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UN Chief Concerned By Ivorian Attacks on Civilians, Peackeepers


Local residents look on as a UN vehicle, set on fire by militant student supporters of Laurent Gbagbo, burns in the Riviera 2 neighborhood of Abidjan, 13 Jan 2011

Local residents look on as a UN vehicle, set on fire by militant student supporters of Laurent Gbagbo, burns in the Riviera 2 neighborhood of Abidjan, 13 Jan 2011

United Nations Secretary-General Ban Ki-moon said Friday that he is ‘deeply concerned’ by the growing number of violent attacks targeting civilians and U.N. peacekeepers in Ivory Coast, and warned perpetrators could face international justice.

Mr. Ban said he is deeply concerned about the deteriorating political and security situation in Ivory Coast, where the country has been mired since November in a post-election standoff between the defeated incumbent and the newly elected president.

Speaking to reporters during a news conference, the secretary-general said he has credible accounts of grave human rights violations, and called attempts by loyalists of defeated President Laurent Gbagbo to constrict supplies to the U.N. mission and their blockade on the Golf Hotel where President-elect Alassane Ouattara is holed up with his government, "unacceptable”"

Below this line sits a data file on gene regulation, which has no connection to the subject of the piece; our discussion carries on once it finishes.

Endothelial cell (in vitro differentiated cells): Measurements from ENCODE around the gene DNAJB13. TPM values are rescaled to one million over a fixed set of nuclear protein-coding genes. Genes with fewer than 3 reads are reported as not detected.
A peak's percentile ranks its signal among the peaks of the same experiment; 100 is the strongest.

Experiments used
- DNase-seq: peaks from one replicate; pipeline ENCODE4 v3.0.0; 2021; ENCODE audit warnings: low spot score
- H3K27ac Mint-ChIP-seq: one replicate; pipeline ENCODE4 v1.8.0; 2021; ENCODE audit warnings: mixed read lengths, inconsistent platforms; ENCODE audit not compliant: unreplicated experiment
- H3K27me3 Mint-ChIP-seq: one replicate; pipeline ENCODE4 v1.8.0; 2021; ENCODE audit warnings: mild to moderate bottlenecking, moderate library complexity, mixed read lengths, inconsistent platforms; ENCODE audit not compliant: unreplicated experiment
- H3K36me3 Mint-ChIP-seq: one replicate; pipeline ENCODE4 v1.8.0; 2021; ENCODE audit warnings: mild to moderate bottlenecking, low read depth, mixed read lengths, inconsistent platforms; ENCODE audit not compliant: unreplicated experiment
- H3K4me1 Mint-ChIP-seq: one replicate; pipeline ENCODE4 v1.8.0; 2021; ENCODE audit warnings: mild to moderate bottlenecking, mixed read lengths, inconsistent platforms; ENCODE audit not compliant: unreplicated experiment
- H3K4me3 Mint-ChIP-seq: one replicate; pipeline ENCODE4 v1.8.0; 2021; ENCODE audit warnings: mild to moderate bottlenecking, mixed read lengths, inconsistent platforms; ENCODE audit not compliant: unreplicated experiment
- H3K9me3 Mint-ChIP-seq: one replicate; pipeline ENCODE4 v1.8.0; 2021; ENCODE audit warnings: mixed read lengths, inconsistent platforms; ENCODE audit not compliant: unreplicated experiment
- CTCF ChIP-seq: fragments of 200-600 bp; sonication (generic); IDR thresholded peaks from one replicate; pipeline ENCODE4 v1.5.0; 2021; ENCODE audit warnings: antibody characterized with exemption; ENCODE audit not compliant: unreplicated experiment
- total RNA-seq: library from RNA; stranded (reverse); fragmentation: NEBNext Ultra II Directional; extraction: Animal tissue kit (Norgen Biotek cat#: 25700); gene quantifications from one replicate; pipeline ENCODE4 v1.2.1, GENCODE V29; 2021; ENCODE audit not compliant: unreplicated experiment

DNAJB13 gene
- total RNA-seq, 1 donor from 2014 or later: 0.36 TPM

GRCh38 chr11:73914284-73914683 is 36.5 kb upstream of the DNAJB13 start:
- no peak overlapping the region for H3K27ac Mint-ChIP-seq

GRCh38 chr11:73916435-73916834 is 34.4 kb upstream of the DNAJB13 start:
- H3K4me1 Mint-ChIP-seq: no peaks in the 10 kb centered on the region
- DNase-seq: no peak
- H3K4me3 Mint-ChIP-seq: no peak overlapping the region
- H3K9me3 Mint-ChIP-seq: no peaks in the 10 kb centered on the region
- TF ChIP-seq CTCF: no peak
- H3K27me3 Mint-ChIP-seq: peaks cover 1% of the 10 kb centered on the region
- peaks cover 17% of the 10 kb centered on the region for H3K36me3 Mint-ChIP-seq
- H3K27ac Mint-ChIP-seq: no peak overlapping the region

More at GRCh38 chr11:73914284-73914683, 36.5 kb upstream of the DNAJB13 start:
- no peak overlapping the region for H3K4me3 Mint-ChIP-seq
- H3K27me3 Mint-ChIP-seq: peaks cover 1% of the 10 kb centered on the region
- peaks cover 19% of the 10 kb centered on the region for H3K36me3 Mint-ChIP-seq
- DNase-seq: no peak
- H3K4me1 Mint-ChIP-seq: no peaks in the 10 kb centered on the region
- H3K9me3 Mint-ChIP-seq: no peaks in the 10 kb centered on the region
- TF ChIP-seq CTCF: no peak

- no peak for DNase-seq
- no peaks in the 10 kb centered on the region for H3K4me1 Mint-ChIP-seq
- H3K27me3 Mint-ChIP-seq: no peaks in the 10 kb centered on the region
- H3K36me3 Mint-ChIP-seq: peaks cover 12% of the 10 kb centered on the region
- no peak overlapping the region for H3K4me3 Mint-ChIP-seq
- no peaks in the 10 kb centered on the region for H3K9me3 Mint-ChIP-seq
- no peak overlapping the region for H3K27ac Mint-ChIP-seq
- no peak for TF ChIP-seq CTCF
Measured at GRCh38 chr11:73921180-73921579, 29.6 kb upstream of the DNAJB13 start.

UN Secretary General Ban Ki-moon at the UN Headquarters in New York, 12 Jan 2011

UN Secretary General Ban Ki-moon at the UN Headquarters in New York, 12 Jan 2011

Mr. Ban said he also has ‘concrete intelligence’ that the former president and those around him are inciting their followers to violence, both against fellow Ivorians and the United Nations.

"Let me be perfectly clear: attacks on civilians or international peacekeepers constitute crimes under international law. So is incitement to commit such crimes," he said. "The International Criminal Court has declared its intention to open investigations. I call on all sides to exercise maximum restraint and I state once again in the strongest possible terms: those committing or inciting acts of violence will be held responsible."

Mr. Ban said the U.N. force, known as UNOCI, would continue to patrol and protect civilians, as well as protect the Golf hotel. He said the United Nations would not be deterred from its duty in Ivory Coast, nor would it be intimidated.

The Secretary-General has asked the U.N. Security Council to reinforce UNOCI with approximately 2,000 more troops and police. The council is expected to authorize that request early next week. The force currently has a little over 9,000 troops and police.

Mr. Ban said it is ‘frustrating’ that Mr. Gbagbo will not heed the calls of the international community and the will of the Ivorian people and step down. He added that he would discuss the situation further with African leaders later this month at the African Union summit in Addis Ababa.

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